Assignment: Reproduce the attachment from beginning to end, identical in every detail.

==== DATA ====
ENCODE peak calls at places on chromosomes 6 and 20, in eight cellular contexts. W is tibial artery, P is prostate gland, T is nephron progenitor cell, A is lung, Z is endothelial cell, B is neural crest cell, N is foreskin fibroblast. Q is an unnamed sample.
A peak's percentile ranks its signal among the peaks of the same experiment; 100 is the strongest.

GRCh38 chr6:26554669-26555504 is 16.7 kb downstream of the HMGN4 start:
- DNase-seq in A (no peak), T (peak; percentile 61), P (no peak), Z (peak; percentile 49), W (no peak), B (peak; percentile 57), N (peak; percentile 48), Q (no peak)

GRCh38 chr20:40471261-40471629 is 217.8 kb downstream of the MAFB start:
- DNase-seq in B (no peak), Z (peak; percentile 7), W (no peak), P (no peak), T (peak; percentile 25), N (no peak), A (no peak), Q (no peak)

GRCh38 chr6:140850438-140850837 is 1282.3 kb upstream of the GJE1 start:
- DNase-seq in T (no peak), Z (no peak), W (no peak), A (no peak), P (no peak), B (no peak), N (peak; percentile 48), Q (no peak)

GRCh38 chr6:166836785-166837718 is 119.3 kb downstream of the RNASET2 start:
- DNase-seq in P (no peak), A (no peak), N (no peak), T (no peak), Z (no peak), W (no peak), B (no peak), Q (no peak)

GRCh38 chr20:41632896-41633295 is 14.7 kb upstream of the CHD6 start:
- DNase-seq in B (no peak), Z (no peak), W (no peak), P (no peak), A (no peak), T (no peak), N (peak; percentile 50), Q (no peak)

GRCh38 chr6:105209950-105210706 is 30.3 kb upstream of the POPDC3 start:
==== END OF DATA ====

ENCODE peak calls at places on chromosomes 6 and 20, in eight cellular contexts. W is tibial artery, P is prostate gland, T is nephron progenitor cell, A is lung, Z is endothelial cell, B is neural crest cell, N is foreskin fibroblast. Q is an unnamed sample.
A peak's percentile ranks its signal among the peaks of the same experiment; 100 is the strongest.

GRCh38 chr6:26554669-26555504 is 16.7 kb downstream of the HMGN4 start:
- DNase-seq in A (no peak), T (peak; percentile 61), P (no peak), Z (peak; percentile 49), W (no peak), B (peak; percentile 57), N (peak; percentile 48), Q (no peak)

GRCh38 chr20:40471261-40471629 is 217.8 kb downstream of the MAFB start:
- DNase-seq in B (no peak), Z (peak; percentile 7), W (no peak), P (no peak), T (peak; percentile 25), N (no peak), A (no peak), Q (no peak)

GRCh38 chr6:140850438-140850837 is 1282.3 kb upstream of the GJE1 start:
- DNase-seq in T (no peak), Z (no peak), W (no peak), A (no peak), P (no peak), B (no peak), N (peak; percentile 48), Q (no peak)

GRCh38 chr6:166836785-166837718 is 119.3 kb downstream of the RNASET2 start:
- DNase-seq in P (no peak), A (no peak), N (no peak), T (no peak), Z (no peak), W (no peak), B (no peak), Q (no peak)

GRCh38 chr20:41632896-41633295 is 14.7 kb upstream of the CHD6 start:
- DNase-seq in B (no peak), Z (no peak), W (no peak), P (no peak), A (no peak), T (no peak), N (peak; percentile 50), Q (no peak)

GRCh38 chr6:105209950-105210706 is 30.3 kb upstream of the POPDC3 start: